Edmonton

Forms for taxpayers to check 'public' or 'Catholic' are misleading, says school board chair

Catholic, public school or undeclared? Your property tax form gives you the option to check off your preference. Many Albertans likely believe that selecting one or another will translate into their tax dollars being sent to the district of their choice. Think again, says Michael Janz, chair of Edmonton public school board.

Alberta Education allots money to schools based on enrolment, not taxpayer preference

Edmonton school board chair Michael Janz says parents and community members are misled to believe their tax dollars are going to a specific district. (CBC)

Catholic, public school or undeclared?

Your property tax form gives you the option to check off your preference, even though it doesn't make a difference anymore.

Many Albertans likely believe that selecting one or another will translate into their tax dollars being sent to the district of their choice, said Michael Janz, chair of Edmonton public school board.

People may be under the impression, Janz said, that "where they designate their education property tax makes a financial impact on their schools, on the money to buy computers, to hire teachers or to construct new school.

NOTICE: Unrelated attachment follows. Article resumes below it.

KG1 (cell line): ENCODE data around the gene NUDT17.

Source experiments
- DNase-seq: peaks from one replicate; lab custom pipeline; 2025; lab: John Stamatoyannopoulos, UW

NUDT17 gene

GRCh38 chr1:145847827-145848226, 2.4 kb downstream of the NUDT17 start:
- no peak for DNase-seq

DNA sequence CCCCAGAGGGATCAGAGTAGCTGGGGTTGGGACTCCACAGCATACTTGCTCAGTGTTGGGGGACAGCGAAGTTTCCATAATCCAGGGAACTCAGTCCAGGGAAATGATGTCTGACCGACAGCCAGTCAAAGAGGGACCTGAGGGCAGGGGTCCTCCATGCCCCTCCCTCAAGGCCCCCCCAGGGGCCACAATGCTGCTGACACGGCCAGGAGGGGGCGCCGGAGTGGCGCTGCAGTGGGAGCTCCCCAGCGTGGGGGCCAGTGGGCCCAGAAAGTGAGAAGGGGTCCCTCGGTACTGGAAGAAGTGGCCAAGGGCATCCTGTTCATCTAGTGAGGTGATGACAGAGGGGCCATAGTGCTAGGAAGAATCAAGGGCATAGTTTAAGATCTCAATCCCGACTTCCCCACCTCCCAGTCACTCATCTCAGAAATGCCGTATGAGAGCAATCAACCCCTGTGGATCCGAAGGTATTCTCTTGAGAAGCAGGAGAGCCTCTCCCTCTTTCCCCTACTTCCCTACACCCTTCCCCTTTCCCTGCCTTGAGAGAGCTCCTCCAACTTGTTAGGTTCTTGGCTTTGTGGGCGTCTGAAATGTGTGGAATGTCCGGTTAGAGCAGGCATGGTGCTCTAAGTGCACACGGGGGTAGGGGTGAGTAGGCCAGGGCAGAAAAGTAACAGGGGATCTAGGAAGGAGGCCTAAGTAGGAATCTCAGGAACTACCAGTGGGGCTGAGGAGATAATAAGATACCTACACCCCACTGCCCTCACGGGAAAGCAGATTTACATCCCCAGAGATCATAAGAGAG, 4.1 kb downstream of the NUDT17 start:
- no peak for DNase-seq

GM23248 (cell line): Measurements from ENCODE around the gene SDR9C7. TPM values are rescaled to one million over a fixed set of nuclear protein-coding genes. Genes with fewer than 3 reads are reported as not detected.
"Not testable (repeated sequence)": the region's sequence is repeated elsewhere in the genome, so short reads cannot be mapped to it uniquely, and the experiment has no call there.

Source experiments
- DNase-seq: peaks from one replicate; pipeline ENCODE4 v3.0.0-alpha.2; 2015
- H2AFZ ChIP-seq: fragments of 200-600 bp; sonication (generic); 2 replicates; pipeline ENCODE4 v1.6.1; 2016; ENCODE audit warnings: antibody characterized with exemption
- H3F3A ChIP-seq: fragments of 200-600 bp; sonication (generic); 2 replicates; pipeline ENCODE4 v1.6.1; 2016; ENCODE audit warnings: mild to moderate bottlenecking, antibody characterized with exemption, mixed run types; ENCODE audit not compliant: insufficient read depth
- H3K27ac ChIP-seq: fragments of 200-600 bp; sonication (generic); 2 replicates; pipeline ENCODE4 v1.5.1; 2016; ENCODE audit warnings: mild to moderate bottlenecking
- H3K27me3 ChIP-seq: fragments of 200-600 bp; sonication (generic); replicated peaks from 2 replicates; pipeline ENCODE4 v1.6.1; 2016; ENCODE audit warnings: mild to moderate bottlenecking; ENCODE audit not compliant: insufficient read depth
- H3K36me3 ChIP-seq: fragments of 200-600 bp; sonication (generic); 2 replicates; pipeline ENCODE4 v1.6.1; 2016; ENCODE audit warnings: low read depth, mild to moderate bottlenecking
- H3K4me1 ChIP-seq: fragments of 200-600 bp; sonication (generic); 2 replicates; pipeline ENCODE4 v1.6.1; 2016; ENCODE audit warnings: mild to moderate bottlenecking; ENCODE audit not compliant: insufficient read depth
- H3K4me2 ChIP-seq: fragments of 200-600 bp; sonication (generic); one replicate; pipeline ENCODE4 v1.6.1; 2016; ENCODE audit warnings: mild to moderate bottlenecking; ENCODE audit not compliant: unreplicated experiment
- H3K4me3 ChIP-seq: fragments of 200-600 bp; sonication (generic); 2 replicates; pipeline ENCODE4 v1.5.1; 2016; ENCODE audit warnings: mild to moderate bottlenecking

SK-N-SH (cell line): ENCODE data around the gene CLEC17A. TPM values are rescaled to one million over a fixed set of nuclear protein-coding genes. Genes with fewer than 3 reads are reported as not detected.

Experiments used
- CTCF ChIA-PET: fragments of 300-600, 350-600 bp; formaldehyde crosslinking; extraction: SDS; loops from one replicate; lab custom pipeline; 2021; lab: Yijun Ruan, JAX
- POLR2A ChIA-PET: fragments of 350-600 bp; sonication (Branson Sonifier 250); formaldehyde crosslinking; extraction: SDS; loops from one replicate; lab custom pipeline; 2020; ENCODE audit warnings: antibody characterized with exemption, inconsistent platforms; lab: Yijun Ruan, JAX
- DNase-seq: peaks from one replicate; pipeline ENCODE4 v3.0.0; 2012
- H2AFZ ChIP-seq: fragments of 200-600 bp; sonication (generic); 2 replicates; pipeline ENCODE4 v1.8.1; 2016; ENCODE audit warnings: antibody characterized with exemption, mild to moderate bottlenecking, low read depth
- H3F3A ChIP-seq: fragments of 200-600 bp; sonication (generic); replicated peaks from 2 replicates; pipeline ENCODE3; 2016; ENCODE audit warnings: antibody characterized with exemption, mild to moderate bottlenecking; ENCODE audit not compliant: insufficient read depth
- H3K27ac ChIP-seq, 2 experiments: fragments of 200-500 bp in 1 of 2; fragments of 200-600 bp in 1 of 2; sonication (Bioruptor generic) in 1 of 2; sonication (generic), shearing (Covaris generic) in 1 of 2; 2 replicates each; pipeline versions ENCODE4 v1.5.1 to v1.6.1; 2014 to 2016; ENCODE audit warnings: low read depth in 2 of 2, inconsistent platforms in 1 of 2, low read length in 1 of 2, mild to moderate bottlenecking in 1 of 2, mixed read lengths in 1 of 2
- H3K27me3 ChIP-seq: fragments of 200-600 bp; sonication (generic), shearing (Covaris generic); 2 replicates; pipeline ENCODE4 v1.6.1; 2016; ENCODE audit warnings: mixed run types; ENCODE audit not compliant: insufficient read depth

"But it doesn't."

The Alberta government eliminated the practice of giving individual school boards the autonomy to use tax dollars in 1994.

Tax dollars go into a pool and Alberta Education distributes money to schools based on enrolment.

"The only metric that matters is how many kids attend your school," Janz said.

He said he plans to ask his school board to support a motion to have the boxes removed from tax forms — a move Education Minister David Eggen thinks is unnecessary. 

Education Minister David Eggen said he doesn't see any reason to remove the school district option from the property tax form. (Michelle Bellefontaine/CBC )

"We have a pretty established system for paying for public schools," Eggen said.

"Honestly, I don't see any reason to change the system by which we're paying for education," he said. "Education is coming from other sources, too, not just property taxes."

But Janz is convinced those boxes where taxpayers can check off their option lead to confusion.

"Even if another 100 people switch their property tax to, say, the public system in a new neighbourhood, it's not going to get the school built any faster," he said. "And it's not going to mean more funding to reduce classes sizes."

At the next public school board meeting on Feb. 28, Janz plans to ask his colleagues to support a motion to remove the boxes.

If they agree, the board will urge Alberta Education to take the boxes off property tax forms.